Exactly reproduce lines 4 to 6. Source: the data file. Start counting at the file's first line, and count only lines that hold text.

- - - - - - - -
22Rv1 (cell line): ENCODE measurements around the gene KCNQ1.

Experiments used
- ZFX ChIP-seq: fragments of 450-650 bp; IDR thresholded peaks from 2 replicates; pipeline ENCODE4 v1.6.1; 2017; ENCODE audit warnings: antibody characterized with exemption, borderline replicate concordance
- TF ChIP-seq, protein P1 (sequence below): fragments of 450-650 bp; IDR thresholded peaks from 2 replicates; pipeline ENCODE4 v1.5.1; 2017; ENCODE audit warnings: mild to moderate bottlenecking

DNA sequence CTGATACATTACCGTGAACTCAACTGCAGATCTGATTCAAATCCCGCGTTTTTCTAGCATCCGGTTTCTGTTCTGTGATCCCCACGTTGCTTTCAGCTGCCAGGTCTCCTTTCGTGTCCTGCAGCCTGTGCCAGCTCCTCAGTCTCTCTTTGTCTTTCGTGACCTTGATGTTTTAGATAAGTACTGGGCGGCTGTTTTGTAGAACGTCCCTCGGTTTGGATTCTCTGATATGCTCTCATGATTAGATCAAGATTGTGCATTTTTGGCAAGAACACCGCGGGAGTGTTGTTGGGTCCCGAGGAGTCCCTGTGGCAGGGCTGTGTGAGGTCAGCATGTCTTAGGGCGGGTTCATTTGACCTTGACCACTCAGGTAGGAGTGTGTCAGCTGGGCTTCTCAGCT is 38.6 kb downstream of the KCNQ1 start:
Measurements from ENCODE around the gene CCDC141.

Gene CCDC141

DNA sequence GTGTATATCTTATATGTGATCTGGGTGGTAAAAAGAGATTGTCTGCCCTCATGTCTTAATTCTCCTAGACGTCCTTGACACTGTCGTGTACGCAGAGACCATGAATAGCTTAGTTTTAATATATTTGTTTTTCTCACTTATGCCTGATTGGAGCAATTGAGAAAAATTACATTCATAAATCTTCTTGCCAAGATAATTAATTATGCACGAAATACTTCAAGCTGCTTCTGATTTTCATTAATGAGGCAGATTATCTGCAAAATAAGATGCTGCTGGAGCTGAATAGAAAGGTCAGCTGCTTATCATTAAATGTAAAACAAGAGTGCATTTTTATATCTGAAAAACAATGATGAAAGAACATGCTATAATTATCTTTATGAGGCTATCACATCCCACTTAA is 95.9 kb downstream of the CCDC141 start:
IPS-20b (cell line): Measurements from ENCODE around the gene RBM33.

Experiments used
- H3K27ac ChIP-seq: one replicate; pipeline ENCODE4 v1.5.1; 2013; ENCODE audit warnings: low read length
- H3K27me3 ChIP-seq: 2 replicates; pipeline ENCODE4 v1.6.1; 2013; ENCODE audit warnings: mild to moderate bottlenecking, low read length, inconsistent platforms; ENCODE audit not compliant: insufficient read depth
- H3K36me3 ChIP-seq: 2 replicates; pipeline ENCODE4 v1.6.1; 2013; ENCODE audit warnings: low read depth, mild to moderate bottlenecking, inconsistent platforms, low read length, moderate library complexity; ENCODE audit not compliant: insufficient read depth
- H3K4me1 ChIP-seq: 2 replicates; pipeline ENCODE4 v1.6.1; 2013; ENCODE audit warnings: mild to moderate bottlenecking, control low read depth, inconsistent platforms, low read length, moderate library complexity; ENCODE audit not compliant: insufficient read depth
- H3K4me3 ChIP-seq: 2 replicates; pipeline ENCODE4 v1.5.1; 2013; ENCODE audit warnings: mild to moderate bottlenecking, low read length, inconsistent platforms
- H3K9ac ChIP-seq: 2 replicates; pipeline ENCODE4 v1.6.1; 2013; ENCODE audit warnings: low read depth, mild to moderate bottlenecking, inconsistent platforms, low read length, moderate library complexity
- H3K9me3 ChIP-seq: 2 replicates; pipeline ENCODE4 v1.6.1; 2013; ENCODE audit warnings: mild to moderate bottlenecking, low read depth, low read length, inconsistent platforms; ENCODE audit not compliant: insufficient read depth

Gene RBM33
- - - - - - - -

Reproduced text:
- TF ChIP-seq, protein P1 (sequence below): fragments of 450-650 bp; IDR thresholded peaks from 2 replicates; pipeline ENCODE4 v1.5.1; 2017; ENCODE audit warnings: mild to moderate bottlenecking

DNA sequence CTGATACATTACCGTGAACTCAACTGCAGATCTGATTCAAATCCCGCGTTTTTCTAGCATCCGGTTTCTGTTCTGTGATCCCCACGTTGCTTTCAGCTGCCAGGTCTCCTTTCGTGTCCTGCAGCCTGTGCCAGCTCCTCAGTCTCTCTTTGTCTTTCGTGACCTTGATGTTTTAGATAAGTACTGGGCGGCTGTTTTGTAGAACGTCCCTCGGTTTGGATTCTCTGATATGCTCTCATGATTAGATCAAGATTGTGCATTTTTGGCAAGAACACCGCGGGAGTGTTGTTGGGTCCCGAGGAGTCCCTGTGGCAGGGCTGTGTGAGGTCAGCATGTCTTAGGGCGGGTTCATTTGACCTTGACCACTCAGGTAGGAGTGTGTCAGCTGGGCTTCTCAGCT is 38.6 kb downstream of the KCNQ1 start:
Measurements from ENCODE around the gene CCDC141.